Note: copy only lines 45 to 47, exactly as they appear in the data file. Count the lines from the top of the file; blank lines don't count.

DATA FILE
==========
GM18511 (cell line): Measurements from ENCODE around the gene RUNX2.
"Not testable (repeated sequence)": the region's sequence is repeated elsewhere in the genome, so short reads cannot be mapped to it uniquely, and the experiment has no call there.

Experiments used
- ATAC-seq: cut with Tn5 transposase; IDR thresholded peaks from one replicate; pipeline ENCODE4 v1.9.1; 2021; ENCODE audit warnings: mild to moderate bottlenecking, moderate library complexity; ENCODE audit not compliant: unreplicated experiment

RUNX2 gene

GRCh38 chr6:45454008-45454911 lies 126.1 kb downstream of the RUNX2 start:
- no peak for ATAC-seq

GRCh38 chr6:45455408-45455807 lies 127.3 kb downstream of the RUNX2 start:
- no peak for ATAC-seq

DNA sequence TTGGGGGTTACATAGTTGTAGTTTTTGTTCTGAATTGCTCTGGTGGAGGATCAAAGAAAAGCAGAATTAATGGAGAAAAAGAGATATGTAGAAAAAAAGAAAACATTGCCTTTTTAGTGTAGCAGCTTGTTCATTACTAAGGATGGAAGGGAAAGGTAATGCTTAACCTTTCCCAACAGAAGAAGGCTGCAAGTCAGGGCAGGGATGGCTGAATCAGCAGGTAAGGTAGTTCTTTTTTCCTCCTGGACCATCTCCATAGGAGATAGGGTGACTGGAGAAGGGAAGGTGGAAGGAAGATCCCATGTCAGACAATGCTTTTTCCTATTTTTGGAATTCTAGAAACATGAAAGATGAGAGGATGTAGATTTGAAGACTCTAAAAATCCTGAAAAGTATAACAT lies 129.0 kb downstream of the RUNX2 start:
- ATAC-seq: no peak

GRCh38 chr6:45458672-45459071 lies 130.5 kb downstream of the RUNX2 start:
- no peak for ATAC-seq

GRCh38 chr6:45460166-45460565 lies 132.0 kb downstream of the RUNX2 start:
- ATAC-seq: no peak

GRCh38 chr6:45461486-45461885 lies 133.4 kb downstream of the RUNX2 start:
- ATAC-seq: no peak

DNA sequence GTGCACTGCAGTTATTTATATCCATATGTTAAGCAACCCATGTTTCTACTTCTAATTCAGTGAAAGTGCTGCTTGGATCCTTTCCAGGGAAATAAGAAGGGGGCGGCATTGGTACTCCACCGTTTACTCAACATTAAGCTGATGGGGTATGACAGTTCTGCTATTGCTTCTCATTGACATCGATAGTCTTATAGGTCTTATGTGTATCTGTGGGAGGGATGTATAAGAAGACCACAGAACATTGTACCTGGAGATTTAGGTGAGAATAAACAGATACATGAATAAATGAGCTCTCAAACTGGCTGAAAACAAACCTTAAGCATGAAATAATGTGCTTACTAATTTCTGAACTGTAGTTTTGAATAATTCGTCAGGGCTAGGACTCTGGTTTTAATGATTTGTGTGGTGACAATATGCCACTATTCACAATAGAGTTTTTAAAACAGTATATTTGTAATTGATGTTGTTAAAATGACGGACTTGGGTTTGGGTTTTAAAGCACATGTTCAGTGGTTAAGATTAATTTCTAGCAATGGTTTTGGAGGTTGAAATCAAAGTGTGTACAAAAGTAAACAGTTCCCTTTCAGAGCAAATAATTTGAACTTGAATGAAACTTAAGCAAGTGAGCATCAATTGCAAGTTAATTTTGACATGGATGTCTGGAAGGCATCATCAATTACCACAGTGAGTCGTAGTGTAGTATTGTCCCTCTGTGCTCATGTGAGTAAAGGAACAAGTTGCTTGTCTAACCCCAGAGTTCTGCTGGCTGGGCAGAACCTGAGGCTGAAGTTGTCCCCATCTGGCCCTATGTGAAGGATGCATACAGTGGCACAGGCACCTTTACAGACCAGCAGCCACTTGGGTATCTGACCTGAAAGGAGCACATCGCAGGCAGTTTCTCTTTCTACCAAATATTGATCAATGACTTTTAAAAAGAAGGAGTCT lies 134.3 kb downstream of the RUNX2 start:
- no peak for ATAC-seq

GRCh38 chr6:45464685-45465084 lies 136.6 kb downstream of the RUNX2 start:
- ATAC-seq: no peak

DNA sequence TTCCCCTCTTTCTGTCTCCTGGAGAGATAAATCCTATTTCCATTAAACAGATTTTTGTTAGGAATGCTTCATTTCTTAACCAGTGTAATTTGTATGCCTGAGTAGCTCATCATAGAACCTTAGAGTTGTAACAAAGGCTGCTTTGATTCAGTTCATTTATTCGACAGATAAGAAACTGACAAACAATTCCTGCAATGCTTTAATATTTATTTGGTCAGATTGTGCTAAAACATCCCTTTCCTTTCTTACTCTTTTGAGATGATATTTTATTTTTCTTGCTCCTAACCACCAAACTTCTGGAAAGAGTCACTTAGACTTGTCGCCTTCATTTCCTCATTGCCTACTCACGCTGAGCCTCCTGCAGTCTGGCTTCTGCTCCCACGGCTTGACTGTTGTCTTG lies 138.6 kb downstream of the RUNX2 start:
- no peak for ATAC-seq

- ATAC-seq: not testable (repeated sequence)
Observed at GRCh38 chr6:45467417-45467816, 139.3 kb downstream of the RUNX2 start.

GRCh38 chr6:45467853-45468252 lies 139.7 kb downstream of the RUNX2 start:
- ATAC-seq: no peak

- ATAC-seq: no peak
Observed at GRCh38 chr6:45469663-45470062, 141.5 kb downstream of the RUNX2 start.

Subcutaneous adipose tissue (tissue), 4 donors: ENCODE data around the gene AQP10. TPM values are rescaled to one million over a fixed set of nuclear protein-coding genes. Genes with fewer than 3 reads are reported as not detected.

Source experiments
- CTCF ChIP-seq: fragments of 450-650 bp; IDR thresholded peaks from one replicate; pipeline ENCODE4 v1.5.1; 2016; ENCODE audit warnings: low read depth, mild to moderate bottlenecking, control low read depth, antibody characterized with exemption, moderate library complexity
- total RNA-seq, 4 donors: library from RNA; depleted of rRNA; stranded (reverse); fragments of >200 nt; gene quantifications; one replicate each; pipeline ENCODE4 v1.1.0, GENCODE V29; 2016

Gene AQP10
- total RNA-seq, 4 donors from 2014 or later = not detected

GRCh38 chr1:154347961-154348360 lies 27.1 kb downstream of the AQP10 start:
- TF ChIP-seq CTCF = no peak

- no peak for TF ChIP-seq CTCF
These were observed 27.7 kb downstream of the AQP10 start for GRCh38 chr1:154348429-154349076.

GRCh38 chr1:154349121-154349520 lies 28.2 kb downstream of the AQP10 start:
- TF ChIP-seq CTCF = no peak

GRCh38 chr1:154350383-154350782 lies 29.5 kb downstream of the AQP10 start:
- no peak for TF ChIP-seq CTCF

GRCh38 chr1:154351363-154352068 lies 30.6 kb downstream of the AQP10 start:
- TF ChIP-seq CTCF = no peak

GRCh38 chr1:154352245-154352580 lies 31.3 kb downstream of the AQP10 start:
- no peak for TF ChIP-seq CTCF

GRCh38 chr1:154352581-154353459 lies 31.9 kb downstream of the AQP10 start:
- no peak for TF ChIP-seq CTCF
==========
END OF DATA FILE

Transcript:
- TF ChIP-seq CTCF = no peak

GRCh38 chr1:154352245-154352580 lies 31.3 kb downstream of the AQP10 start:
- no peak for TF ChIP-seq CTCF